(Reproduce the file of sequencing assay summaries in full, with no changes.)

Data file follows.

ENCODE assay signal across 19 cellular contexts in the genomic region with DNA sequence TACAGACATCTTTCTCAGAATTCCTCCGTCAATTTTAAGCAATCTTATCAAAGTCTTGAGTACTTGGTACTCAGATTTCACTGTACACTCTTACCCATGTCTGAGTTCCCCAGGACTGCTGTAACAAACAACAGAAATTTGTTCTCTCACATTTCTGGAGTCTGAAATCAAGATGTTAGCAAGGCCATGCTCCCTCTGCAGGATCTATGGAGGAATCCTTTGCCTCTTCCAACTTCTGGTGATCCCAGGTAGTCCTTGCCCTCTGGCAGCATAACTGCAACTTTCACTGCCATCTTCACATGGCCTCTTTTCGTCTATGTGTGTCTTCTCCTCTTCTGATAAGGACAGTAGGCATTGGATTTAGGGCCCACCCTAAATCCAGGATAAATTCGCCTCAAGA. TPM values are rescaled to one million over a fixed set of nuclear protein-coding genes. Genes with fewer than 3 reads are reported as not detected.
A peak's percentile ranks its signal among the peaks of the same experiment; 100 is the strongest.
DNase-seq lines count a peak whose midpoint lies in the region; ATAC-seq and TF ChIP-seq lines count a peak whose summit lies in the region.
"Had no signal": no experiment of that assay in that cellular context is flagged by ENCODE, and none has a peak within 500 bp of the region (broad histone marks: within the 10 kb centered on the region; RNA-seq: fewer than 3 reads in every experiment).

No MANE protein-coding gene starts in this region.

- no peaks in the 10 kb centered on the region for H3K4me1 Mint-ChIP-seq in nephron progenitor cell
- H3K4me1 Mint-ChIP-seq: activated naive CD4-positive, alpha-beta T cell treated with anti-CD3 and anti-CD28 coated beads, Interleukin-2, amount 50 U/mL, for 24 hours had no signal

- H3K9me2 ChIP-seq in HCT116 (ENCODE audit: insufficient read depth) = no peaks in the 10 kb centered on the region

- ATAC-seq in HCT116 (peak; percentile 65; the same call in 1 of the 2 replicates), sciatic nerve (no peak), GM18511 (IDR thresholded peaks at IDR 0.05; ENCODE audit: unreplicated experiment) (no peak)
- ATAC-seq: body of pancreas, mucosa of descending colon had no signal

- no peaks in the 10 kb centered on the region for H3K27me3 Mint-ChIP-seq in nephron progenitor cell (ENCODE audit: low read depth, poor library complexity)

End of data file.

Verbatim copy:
ENCODE assay signal across 19 cellular contexts in the genomic region with DNA sequence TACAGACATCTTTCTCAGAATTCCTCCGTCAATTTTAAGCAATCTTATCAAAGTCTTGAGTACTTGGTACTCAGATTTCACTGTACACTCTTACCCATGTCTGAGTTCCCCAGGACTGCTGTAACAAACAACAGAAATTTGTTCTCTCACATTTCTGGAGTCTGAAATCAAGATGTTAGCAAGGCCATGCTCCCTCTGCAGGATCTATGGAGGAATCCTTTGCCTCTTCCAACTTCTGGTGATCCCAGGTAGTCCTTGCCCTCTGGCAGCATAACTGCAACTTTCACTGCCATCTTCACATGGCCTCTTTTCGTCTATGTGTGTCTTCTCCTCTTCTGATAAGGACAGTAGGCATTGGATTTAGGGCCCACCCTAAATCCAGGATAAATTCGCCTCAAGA. TPM values are rescaled to one million over a fixed set of nuclear protein-coding genes. Genes with fewer than 3 reads are reported as not detected.
A peak's percentile ranks its signal among the peaks of the same experiment; 100 is the strongest.
DNase-seq lines count a peak whose midpoint lies in the region; ATAC-seq and TF ChIP-seq lines count a peak whose summit lies in the region.
"Had no signal": no experiment of that assay in that cellular context is flagged by ENCODE, and none has a peak within 500 bp of the region (broad histone marks: within the 10 kb centered on the region; RNA-seq: fewer than 3 reads in every experiment).

No MANE protein-coding gene starts in this region.

- no peaks in the 10 kb centered on the region for H3K4me1 Mint-ChIP-seq in nephron progenitor cell
- H3K4me1 Mint-ChIP-seq: activated naive CD4-positive, alpha-beta T cell treated with anti-CD3 and anti-CD28 coated beads, Interleukin-2, amount 50 U/mL, for 24 hours had no signal

- H3K9me2 ChIP-seq in HCT116 (ENCODE audit: insufficient read depth) = no peaks in the 10 kb centered on the region

- ATAC-seq in HCT116 (peak; percentile 65; the same call in 1 of the 2 replicates), sciatic nerve (no peak), GM18511 (IDR thresholded peaks at IDR 0.05; ENCODE audit: unreplicated experiment) (no peak)
- ATAC-seq: body of pancreas, mucosa of descending colon had no signal

- no peaks in the 10 kb centered on the region for H3K27me3 Mint-ChIP-seq in nephron progenitor cell (ENCODE audit: low read depth, poor library complexity)